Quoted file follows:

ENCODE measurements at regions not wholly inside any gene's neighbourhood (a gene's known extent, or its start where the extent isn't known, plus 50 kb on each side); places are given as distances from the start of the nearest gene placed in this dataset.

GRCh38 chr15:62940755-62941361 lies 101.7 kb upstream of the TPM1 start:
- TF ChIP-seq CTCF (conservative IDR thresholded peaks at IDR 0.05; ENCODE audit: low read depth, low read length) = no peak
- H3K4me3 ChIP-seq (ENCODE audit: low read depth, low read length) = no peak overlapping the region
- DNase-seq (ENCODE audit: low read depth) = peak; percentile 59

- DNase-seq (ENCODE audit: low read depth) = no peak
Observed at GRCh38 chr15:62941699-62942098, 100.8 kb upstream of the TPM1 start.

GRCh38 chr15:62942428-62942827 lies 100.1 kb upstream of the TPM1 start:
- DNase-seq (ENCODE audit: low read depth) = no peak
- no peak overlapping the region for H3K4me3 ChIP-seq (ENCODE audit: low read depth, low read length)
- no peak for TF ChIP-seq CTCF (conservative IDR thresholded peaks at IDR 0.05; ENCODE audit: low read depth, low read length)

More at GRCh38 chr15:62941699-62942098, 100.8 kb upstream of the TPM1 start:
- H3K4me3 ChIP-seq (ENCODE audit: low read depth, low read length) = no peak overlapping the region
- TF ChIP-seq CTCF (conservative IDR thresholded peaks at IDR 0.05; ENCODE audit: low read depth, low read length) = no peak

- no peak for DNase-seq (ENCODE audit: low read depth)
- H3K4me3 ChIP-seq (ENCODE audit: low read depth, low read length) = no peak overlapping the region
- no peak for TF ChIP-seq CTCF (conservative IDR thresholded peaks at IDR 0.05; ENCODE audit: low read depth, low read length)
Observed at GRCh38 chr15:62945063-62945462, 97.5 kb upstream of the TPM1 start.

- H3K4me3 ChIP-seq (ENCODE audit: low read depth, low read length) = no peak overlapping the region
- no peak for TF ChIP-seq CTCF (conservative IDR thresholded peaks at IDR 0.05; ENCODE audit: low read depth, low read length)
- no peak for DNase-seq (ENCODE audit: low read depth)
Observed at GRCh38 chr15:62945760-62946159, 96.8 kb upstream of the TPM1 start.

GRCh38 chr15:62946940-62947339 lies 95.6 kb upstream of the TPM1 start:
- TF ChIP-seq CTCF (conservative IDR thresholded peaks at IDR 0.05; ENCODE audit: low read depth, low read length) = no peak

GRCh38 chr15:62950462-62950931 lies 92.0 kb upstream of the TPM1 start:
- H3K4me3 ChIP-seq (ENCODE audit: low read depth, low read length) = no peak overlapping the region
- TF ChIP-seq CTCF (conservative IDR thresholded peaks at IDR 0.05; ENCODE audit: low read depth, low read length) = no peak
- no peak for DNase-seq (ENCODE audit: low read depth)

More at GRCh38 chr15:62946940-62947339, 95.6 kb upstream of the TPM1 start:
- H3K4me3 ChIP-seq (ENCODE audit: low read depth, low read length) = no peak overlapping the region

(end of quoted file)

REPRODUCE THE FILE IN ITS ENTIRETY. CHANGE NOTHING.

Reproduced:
ENCODE measurements at regions not wholly inside any gene's neighbourhood (a gene's known extent, or its start where the extent isn't known, plus 50 kb on each side); places are given as distances from the start of the nearest gene placed in this dataset.

GRCh38 chr15:62940755-62941361 lies 101.7 kb upstream of the TPM1 start:
- TF ChIP-seq CTCF (conservative IDR thresholded peaks at IDR 0.05; ENCODE audit: low read depth, low read length) = no peak
- H3K4me3 ChIP-seq (ENCODE audit: low read depth, low read length) = no peak overlapping the region
- DNase-seq (ENCODE audit: low read depth) = peak; percentile 59

- DNase-seq (ENCODE audit: low read depth) = no peak
Observed at GRCh38 chr15:62941699-62942098, 100.8 kb upstream of the TPM1 start.

GRCh38 chr15:62942428-62942827 lies 100.1 kb upstream of the TPM1 start:
- DNase-seq (ENCODE audit: low read depth) = no peak
- no peak overlapping the region for H3K4me3 ChIP-seq (ENCODE audit: low read depth, low read length)
- no peak for TF ChIP-seq CTCF (conservative IDR thresholded peaks at IDR 0.05; ENCODE audit: low read depth, low read length)

More at GRCh38 chr15:62941699-62942098, 100.8 kb upstream of the TPM1 start:
- H3K4me3 ChIP-seq (ENCODE audit: low read depth, low read length) = no peak overlapping the region
- TF ChIP-seq CTCF (conservative IDR thresholded peaks at IDR 0.05; ENCODE audit: low read depth, low read length) = no peak

- no peak for DNase-seq (ENCODE audit: low read depth)
- H3K4me3 ChIP-seq (ENCODE audit: low read depth, low read length) = no peak overlapping the region
- no peak for TF ChIP-seq CTCF (conservative IDR thresholded peaks at IDR 0.05; ENCODE audit: low read depth, low read length)
Observed at GRCh38 chr15:62945063-62945462, 97.5 kb upstream of the TPM1 start.

- H3K4me3 ChIP-seq (ENCODE audit: low read depth, low read length) = no peak overlapping the region
- no peak for TF ChIP-seq CTCF (conservative IDR thresholded peaks at IDR 0.05; ENCODE audit: low read depth, low read length)
- no peak for DNase-seq (ENCODE audit: low read depth)
Observed at GRCh38 chr15:62945760-62946159, 96.8 kb upstream of the TPM1 start.

GRCh38 chr15:62946940-62947339 lies 95.6 kb upstream of the TPM1 start:
- TF ChIP-seq CTCF (conservative IDR thresholded peaks at IDR 0.05; ENCODE audit: low read depth, low read length) = no peak

GRCh38 chr15:62950462-62950931 lies 92.0 kb upstream of the TPM1 start:
- H3K4me3 ChIP-seq (ENCODE audit: low read depth, low read length) = no peak overlapping the region
- TF ChIP-seq CTCF (conservative IDR thresholded peaks at IDR 0.05; ENCODE audit: low read depth, low read length) = no peak
- no peak for DNase-seq (ENCODE audit: low read depth)

More at GRCh38 chr15:62946940-62947339, 95.6 kb upstream of the TPM1 start:
- H3K4me3 ChIP-seq (ENCODE audit: low read depth, low read length) = no peak overlapping the region